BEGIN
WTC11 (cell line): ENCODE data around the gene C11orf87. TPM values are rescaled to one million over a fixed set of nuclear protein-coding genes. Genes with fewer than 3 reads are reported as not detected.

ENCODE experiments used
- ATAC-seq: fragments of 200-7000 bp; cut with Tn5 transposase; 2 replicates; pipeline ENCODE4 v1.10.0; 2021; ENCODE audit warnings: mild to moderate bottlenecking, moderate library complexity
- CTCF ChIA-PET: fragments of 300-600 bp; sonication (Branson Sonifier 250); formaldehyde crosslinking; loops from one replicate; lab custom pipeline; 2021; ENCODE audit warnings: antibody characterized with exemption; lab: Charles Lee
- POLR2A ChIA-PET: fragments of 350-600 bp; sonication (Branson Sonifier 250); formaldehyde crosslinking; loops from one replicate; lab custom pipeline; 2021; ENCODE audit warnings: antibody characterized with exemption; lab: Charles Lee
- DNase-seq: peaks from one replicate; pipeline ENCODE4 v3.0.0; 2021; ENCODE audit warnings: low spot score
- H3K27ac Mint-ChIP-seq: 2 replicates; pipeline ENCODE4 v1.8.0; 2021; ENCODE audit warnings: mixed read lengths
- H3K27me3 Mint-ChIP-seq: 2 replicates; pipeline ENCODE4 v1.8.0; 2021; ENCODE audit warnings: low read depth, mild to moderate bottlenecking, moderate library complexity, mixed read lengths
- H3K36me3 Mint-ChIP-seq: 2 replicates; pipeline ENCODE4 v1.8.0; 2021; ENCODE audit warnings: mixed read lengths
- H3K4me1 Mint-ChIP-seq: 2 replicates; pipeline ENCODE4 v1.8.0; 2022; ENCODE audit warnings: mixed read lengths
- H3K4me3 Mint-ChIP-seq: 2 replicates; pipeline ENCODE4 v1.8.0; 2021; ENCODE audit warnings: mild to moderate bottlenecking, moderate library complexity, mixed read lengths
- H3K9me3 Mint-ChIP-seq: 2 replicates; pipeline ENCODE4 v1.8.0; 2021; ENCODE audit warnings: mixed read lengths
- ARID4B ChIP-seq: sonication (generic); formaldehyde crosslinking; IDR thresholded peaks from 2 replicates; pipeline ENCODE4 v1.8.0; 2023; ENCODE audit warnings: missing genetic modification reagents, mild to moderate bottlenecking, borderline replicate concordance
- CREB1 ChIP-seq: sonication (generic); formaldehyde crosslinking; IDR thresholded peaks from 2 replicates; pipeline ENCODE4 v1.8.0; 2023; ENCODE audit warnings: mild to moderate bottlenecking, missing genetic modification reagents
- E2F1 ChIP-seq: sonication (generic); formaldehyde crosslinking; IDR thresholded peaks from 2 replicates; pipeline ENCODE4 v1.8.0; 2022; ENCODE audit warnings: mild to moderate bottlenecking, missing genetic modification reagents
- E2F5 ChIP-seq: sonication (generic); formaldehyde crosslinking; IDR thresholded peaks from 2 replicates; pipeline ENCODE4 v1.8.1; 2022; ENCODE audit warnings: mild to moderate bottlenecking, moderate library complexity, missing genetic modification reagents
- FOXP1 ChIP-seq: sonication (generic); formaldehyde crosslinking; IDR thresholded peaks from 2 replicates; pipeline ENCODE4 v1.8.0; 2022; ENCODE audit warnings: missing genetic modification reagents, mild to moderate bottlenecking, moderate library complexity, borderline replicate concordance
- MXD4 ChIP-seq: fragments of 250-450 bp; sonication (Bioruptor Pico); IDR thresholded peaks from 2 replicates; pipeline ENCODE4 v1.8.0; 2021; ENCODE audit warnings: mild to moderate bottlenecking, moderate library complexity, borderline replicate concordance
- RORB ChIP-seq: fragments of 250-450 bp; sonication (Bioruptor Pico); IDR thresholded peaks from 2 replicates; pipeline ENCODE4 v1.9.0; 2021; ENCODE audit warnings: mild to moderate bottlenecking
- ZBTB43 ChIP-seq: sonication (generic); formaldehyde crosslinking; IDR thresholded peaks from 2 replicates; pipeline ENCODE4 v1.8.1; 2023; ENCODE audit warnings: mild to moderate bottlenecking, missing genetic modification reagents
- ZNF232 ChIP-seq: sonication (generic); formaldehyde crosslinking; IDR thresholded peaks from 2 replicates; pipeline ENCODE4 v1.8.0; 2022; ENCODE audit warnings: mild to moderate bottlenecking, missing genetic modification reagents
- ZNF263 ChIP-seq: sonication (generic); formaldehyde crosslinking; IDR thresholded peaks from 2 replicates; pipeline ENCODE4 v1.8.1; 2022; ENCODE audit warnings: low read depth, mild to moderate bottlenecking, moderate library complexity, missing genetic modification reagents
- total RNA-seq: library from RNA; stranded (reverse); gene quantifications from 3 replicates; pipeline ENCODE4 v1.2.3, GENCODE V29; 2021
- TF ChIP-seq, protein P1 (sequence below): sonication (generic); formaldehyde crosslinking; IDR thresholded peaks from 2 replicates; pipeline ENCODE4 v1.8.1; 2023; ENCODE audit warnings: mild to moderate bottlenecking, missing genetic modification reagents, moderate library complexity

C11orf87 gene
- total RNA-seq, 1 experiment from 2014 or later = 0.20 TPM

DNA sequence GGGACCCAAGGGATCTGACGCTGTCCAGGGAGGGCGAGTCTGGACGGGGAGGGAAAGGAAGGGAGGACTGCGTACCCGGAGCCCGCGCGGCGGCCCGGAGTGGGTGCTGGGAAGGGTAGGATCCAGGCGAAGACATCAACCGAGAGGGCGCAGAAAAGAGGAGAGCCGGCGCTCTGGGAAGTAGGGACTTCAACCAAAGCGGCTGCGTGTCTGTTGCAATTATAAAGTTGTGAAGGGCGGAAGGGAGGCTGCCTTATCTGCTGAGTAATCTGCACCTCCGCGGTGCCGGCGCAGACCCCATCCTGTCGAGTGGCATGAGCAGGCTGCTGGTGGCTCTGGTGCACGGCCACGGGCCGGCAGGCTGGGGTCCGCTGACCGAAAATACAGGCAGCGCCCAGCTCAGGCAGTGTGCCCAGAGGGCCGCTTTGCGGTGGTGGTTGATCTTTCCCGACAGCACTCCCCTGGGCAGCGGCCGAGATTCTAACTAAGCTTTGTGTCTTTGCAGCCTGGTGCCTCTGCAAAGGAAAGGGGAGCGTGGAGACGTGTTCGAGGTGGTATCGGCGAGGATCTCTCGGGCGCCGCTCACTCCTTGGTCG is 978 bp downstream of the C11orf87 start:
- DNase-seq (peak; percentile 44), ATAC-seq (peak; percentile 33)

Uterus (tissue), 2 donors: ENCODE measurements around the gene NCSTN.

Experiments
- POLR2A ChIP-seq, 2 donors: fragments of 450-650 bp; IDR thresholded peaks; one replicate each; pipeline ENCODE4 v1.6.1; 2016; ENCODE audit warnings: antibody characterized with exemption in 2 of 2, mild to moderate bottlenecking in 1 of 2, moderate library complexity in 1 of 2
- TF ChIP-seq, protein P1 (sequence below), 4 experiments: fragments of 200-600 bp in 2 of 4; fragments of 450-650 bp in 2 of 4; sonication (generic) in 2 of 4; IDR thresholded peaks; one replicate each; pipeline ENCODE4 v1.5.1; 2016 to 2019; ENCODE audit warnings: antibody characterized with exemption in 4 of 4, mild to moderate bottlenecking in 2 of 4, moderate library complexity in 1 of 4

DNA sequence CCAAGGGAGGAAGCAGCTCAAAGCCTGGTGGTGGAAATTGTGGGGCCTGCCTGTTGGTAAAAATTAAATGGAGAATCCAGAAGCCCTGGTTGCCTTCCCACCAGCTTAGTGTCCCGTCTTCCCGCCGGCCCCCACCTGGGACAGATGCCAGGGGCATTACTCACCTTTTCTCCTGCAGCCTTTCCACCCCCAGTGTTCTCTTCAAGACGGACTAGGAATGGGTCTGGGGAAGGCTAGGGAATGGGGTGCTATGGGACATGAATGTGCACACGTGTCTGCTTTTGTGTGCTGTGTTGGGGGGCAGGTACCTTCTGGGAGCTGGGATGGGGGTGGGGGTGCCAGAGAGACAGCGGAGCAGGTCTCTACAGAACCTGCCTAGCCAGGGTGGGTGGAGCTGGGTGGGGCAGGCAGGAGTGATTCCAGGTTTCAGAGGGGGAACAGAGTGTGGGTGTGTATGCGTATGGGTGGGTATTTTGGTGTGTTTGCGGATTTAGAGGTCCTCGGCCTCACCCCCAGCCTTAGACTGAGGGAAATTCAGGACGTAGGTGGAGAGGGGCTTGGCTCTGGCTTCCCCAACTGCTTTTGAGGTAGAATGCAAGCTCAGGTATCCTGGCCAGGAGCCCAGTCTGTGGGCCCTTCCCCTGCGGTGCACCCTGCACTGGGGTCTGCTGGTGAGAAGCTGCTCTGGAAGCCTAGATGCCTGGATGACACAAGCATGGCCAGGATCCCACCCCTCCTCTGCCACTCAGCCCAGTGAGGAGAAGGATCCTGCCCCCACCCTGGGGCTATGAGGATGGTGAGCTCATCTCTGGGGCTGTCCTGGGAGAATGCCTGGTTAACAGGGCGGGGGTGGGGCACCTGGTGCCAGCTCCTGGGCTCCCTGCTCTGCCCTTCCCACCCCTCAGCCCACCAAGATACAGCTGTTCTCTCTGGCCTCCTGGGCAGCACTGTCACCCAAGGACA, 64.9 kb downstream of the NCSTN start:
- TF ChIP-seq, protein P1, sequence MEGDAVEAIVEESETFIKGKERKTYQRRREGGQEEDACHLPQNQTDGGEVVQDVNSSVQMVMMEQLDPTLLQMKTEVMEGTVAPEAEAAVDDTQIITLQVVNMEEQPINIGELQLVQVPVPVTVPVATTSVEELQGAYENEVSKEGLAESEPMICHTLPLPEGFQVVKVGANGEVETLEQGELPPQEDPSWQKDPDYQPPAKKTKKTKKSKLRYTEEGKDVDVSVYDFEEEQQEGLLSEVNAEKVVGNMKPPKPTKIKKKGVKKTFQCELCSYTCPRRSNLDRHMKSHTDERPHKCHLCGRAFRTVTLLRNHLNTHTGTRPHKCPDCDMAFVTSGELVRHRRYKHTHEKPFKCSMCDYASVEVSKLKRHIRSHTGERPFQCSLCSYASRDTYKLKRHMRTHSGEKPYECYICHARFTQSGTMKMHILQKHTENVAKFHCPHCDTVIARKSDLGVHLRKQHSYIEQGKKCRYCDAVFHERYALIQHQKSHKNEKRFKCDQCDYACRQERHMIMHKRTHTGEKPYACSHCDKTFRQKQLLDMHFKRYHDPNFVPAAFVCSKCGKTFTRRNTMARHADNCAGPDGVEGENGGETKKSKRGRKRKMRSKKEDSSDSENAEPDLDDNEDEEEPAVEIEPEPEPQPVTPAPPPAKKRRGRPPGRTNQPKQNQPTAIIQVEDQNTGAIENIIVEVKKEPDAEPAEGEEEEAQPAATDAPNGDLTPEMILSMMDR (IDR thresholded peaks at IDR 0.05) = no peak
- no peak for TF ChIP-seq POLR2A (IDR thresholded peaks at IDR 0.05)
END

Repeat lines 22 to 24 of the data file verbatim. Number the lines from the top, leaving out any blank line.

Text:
- ZNF263 ChIP-seq: sonication (generic); formaldehyde crosslinking; IDR thresholded peaks from 2 replicates; pipeline ENCODE4 v1.8.1; 2022; ENCODE audit warnings: low read depth, mild to moderate bottlenecking, moderate library complexity, missing genetic modification reagents
- total RNA-seq: library from RNA; stranded (reverse); gene quantifications from 3 replicates; pipeline ENCODE4 v1.2.3, GENCODE V29; 2021
- TF ChIP-seq, protein P1 (sequence below): sonication (generic); formaldehyde crosslinking; IDR thresholded peaks from 2 replicates; pipeline ENCODE4 v1.8.1; 2023; ENCODE audit warnings: mild to moderate bottlenecking, missing genetic modification reagents, moderate library complexity